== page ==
Also, if you can be bothered - look into the leitmotifs too. Wagner gave each character or emotion it's own little musical theme. The man was rediculous.
 

MC Bad Genius

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My favourites are:

Hector Berlioz - Symphonie Fantastique
Edvard Grieg - Peer Gynt
Carl Orff - Carmina Burana

I guess they all have an element of bombast to them that I really enjoy.

In terms of beautiful music, I can't ever tire of Debussy's "Clair de Lune" ... but be careful if you're trying to find a version on Spotify though. There are SO many bastardisations of it (why mess with something so perfect), as well as pianists that play it with a horrible feel.
 

vonn

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Bump. This needs a bump because I've been getting back into classical a lot.
Liszt's etudes are on another LEVEL. His hand range was something insane, like 14 keys or something.

Sidenote: I do often wonder if we will ever see a Mozart, or a Beethoven-esque composer from this generation. All of the famous pianists now predominantly play (albeit very, very good) renditions of the classics. The '21st century' music I had to do for the later AMEB when they required you to do Australian Music (what a wank) was terrible. Postmodern may suit art, but not music IMO. Still, each to their own.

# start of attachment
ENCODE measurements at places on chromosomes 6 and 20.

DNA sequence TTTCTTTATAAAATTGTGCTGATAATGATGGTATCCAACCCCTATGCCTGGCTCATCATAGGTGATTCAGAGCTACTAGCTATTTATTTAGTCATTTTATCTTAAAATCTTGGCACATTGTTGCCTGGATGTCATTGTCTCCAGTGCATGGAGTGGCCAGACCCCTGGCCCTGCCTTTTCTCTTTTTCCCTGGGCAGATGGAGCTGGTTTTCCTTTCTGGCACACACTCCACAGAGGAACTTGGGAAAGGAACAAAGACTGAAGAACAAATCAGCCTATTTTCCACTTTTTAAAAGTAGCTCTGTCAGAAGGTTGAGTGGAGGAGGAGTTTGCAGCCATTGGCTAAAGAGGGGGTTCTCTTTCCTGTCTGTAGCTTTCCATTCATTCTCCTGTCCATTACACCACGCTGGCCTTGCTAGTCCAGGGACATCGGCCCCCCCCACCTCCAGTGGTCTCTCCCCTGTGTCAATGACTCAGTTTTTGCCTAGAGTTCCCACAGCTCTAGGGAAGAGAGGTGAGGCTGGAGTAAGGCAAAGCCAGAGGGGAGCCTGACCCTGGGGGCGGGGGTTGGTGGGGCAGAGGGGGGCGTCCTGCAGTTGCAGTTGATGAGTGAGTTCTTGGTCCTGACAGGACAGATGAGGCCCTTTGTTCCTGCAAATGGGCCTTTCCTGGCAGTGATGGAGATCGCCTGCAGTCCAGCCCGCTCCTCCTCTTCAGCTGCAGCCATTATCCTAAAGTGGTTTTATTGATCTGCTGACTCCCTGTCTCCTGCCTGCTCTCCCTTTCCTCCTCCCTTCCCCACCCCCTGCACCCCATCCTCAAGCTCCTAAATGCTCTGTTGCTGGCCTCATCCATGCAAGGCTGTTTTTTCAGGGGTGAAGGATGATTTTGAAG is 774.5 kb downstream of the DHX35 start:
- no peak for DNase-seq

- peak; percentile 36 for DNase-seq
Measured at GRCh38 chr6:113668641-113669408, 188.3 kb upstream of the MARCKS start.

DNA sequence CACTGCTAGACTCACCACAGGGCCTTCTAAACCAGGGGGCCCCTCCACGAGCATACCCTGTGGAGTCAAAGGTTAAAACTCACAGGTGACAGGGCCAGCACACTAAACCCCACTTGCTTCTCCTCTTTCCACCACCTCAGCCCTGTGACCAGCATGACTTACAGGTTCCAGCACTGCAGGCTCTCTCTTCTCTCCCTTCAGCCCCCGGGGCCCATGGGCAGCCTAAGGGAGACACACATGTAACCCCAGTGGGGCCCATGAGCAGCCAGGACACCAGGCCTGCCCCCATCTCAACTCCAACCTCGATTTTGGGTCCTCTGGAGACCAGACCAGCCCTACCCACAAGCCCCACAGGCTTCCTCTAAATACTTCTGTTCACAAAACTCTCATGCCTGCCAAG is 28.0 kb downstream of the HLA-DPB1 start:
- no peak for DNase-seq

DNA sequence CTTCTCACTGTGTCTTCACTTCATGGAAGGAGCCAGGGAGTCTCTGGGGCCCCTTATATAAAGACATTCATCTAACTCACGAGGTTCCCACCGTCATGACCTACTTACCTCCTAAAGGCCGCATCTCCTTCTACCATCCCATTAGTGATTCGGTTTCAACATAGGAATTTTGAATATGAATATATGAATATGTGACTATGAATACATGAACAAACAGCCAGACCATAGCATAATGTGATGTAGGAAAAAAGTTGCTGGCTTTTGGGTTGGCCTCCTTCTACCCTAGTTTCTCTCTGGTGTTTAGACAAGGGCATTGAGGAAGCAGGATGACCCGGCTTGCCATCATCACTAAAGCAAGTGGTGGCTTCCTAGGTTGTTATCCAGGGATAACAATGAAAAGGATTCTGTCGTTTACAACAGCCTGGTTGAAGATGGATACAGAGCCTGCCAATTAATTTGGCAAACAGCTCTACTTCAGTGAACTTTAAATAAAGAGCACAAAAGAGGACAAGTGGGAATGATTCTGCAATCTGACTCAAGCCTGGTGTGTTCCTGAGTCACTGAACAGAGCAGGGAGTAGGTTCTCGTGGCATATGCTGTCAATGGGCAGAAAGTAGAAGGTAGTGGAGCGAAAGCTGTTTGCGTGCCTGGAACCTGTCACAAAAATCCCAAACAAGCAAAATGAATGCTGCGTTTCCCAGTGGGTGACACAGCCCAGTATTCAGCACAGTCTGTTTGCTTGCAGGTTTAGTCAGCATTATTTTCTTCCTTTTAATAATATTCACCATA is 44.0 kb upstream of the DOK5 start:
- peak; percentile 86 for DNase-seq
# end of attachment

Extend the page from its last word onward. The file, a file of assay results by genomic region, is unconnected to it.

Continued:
WALDENPOND

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I do often wonder if we will ever see a Mozart, or a Beethoven-esque composer from this generation. All of the famous pianists now predominantly play (albeit very, very good) renditions of the classics.
I have no doubt people have the talent, but we definitely seem to have a more "performer" over "composer" mentality these days.
 

blaargh

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Whilst I agree to a certain level that we have a 'performer over artist' mentality, I think there are absolutely genius level composers out there, and writing today.

Part of the problem is that everything that can be said using the language of the 'classical' masters (Mozart, Beethoven etc.) has already been said. To be a truly artistic composer they must push the boundaries of their techniques and sounds (just like the aforementioned composers did in their day).

The below video I think is an interesting explanation of modern compositional ideals and techniques by one of the more interesting modern musicians - Esa-Pekka Salonen.


I get this is not really to everyone's (many people's!) taste, but it is an accurate insight into why it can be so challenging to listen to modern music.

HOWEVER - in the interests of helping people find accessible, creative, awesome music - check out the music in the videos below.

'Spiegel im Spiegel' (mirror in mirror) Arvo Part


'The River Cam" - Eric Whitacre (disclaimer - Julian Lloyd-Webber is the most over-rated cellist in the world... the musical equivalent of a Kashardian)


Ligeti string quartet no. 1 (not so accessible - but so awesome, I couldn't help but to include it...)


Seriously - let me know what you like from this bunch (if any), and I'll try and find you some more composers like it... Sometimes we all need a hand in searching through s**t. And there is plenty of s**t music out there.